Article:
Gutted, defanged and now up for sale, HMS Invincible could soon be towed to China and berthed in waters the Royal Navy dominated during the opium wars.
A UK-based businessman, Lam Kin-bong, bid ￡5 million (US$7.7 million) for the decommissioned aircraft carrier, which he wants to turn into a floating international school in a marina on the coast of Guangdong Province.
If the bid — first reported in the South China Morning Post — is successful, the voyage would be one of the most dramatic symbols yet of the shift in economic and military power from west to east.
For Britain and China, the differing fortunes are increasingly stark. The UK government has slashed the defense budget and announced the navy would be without an aircraft carrier capable of carrying jets for about 10 years. The Ark Royal will be decommissioned this month.
China has been increasing military spending and is believed to be building its first aircraft carrier, with plans for at least four more over the next 20 years. Reports this week suggest it is close to test-flying a new stealth fighter jet and has operational capability with a “carrier killer” anti-ship ballistic missile.
The Invincible was decommissioned in 2005 after 28 years’ active service in Iraq, Yugoslavia and the Falklands. Stripped of engines, armaments and technology, the 500m hull was put up for auction last month by the Disposal Services Agency.
Its proposed home is in Zhuhai, in the province that was the beachhead for British opium dealers after the trade was forced on China by the Royal Navy.
The British Ministry of Defence has yet to reply to requests for details of rival offers.
The ￡5 million bid by Lam — made through his company Sunway Yacht Ltd, which is based in his birthplace, Zhuhai — is considerably higher than the ￡2 million that had been expected. Towing the vessel to the other side of the world and refurbishing it as a school is likely to cost another ￡6 million.
Whether the deal is approved is another matter, given the EU’s arms embargo against China and Beijing’s past use of second-hand carriers.
In 1998, a Hong Kong firm won a Ukrainian navy auction for the old Soviet carrier Varyag, claiming that it would be used as a floating casino off Macau. Instead, it is being upgraded, fitted with combat sensors and defensive weapons and painted in the colors of the People’s Liberation Army. Military analysts say it is likely to go back into service.
It would be harder to use the Invincible in the same way, as it has been more thoroughly stripped. Lam, who moved to London 20 years ago and has set up the Wing Wah chain of restaurants in Birmingham, said suspicions were unfounded.
“My intentions are purely commercial and have nothing to do with the military,” he told the South China Morning Post.
If permission to tow the vessel to China is withheld, Lam said he would dock it in Liverpool and turn it into a school.
THE ANSWER? The drug uses neutralizing antibodies produced by the human immune system, which the team isolated from the blood of 60 recovered patients A Chinese laboratory has been developing a drug it believes has the power to bring the COVID-19 pandemic to a halt. A drug being tested by scientists at Peking University could not only shorten the recovery time for those infected, but even offer short-term immunity from the coronavirus, researchers said. Sunney Xie (謝曉亮), director of the university’s Beijing Advanced Innovation Center for Genomics, said that the drug had been successful in animal testing. “When we injected neutralizing antibodies into infected mice, after five days the viral load was reduced by a factor of 2,500,” Xie said. “That means this potential drug has [a]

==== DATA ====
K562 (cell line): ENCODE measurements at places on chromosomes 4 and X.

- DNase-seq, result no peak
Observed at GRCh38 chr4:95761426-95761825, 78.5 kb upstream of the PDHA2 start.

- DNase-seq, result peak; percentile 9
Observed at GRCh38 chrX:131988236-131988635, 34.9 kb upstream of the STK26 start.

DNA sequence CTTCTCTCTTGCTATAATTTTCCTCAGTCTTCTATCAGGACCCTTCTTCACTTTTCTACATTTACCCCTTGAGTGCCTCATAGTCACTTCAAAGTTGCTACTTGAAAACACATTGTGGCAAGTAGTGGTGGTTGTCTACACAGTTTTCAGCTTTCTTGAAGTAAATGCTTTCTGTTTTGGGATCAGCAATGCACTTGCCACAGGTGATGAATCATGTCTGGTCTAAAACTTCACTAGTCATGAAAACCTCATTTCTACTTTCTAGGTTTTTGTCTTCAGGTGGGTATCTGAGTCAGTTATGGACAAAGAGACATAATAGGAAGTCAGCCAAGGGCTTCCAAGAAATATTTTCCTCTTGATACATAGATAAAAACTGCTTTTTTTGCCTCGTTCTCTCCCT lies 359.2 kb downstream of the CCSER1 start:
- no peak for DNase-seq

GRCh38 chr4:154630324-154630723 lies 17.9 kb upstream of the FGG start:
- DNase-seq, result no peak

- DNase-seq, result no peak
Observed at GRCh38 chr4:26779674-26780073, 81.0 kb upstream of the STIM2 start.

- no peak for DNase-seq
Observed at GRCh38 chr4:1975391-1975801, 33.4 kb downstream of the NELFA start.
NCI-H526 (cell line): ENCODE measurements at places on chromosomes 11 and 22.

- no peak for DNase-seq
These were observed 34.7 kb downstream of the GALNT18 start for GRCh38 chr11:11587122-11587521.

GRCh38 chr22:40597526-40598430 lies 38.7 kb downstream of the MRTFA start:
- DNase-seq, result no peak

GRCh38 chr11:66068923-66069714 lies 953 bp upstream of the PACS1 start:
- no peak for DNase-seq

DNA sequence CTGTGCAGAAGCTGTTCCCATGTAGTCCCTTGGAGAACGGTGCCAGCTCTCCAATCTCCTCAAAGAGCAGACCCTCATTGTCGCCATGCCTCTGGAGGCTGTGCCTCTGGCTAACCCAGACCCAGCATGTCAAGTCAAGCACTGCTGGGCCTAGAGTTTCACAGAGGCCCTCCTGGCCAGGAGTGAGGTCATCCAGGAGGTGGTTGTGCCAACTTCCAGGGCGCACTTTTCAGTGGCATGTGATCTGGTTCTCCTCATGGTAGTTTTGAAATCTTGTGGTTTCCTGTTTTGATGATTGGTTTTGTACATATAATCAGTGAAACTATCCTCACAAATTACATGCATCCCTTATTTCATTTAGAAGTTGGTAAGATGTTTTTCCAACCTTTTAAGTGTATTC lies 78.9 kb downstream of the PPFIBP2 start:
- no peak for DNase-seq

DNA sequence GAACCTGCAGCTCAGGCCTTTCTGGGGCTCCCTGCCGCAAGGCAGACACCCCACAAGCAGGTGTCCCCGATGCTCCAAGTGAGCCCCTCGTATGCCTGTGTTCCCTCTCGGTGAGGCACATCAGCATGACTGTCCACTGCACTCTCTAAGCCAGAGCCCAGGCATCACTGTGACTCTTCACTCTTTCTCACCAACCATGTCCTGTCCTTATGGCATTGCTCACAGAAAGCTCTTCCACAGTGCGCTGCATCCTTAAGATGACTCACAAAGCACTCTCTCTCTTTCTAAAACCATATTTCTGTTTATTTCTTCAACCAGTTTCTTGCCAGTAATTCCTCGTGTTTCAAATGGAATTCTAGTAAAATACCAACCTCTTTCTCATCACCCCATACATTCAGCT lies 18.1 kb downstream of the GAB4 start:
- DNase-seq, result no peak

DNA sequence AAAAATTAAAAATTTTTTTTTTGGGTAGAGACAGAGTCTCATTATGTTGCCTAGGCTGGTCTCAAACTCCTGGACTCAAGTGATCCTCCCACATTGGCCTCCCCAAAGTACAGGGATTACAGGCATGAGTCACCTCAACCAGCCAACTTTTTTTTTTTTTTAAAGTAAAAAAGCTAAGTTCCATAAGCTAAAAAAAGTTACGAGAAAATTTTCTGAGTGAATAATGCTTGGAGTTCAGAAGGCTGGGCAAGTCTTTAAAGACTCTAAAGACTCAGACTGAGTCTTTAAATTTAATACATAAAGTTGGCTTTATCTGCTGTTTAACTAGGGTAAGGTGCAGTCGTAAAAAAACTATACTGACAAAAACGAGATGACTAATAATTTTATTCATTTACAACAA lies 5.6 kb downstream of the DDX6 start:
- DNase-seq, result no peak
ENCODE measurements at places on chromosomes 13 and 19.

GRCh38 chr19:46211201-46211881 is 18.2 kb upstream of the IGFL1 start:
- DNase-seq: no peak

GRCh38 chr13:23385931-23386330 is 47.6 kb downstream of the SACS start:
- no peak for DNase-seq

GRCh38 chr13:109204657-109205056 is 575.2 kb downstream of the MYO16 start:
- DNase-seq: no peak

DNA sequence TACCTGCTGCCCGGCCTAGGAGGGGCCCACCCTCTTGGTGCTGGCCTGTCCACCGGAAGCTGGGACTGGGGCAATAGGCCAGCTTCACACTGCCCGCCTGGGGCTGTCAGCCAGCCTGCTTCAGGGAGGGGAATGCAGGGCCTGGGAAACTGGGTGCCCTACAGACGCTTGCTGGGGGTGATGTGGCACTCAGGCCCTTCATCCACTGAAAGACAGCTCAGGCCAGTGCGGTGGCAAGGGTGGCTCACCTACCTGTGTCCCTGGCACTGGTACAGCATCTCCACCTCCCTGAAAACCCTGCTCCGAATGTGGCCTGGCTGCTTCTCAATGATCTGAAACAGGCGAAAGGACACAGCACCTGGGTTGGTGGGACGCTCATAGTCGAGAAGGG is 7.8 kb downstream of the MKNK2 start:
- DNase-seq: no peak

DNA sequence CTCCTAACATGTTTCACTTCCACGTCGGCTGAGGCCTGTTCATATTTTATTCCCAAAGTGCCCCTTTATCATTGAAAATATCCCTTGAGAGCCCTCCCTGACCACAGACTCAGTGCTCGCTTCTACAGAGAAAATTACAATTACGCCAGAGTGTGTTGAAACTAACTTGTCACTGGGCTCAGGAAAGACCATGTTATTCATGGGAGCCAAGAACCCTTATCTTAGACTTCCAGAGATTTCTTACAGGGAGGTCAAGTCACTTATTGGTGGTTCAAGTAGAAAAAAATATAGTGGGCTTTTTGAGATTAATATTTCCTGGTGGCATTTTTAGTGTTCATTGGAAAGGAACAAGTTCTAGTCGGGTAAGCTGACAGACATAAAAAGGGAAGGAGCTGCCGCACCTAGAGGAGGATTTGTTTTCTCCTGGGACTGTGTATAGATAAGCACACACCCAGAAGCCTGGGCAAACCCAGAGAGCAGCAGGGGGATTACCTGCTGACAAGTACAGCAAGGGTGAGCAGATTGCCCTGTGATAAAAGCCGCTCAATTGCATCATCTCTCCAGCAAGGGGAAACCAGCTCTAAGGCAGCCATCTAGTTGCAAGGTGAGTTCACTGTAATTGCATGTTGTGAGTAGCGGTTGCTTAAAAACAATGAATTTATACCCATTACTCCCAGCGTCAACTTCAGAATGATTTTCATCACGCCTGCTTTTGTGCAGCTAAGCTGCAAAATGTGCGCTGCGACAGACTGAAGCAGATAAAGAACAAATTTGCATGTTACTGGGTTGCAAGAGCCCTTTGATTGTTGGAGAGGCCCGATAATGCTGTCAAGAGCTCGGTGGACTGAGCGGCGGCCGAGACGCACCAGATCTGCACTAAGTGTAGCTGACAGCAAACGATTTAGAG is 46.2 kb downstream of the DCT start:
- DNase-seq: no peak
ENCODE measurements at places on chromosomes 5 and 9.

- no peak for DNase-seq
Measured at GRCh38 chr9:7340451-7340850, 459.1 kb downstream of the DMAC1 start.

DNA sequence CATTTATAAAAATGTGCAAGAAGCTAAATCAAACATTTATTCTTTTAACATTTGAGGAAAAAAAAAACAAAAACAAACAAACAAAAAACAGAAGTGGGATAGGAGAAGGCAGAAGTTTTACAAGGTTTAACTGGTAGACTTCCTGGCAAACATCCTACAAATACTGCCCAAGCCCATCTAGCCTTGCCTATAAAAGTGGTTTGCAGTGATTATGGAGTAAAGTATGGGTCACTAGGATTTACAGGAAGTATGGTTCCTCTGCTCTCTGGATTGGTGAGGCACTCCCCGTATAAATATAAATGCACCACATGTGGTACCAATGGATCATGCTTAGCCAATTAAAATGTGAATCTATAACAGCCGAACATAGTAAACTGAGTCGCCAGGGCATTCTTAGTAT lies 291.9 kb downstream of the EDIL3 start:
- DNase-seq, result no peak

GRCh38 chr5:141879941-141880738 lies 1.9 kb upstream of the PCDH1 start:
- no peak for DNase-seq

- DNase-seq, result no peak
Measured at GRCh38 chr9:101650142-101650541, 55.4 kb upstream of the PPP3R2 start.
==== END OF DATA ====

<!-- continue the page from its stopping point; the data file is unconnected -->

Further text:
‘SERIOUS QUESTIONS’: Three US senators sent a letter to the US commerce secretary asking whether the project ‘takes into consideration national security requirements’ US Senator Chuck Schumer and two other Democratic colleagues have written to top US administration officials asking for details of Taiwan Semiconductor Manufacturing Co Ltd’s (TSMC) plan to build a US$12 billion fab in Arizona. Hsinchu-based TSMC on Thursday last week announced that it would build a plant to make 5 nanometer chips by 2024 that would have the capacity to produce 20,000 semiconductor wafers per month. The world’s biggest contract chipmaker already has one chipmaking fab in Camas, Washington, and design centers in Austin, Texas, and San Jose, California. It said it planned to start construction in Arizona next year and
MOM’S LONG CAMPAIGN: Mao Yin had been brought up in Mianyang, Sichuan Province, without any idea that he was the target of a decades-long, high-profile search A Chinese man who was stolen from his family as a toddler has been reunited with his parents after 32 years. Mao Yin (毛寅), then two-and-a-half years old, was snatched in 1988 when he was walking home from nursery with his father. His parents finally embraced him again on Monday in Xian, where he was born. After Mao vanished, his mother Li Jingzhi (李靜芝) quit her job and launched a decades-long search for her son, that included sending out more than 100,000 flyers and appearing on numerous TV shows. That long campaign helped 29 other families find their own missing children and made
VULNERABLE: Many women do not report sexual harassment by their landlord over fears they could lose the roof over their head, an expert said A growing number of landlords are asking tenants for sex in exchange for housing as COVID-19 lockdowns and job cuts have left many struggling to pay their rent, housing experts said. A survey by the National Fair Housing Alliance of more than 100 fair housing groups combating discrimination across the US found that 13 percent had seen an increase in sexual harassment complaints during the pandemic. “If I did not have sex with him, he was going to put me out,” one woman facing eviction by her property manager told the alliance in an podcast on its Web site. “As a single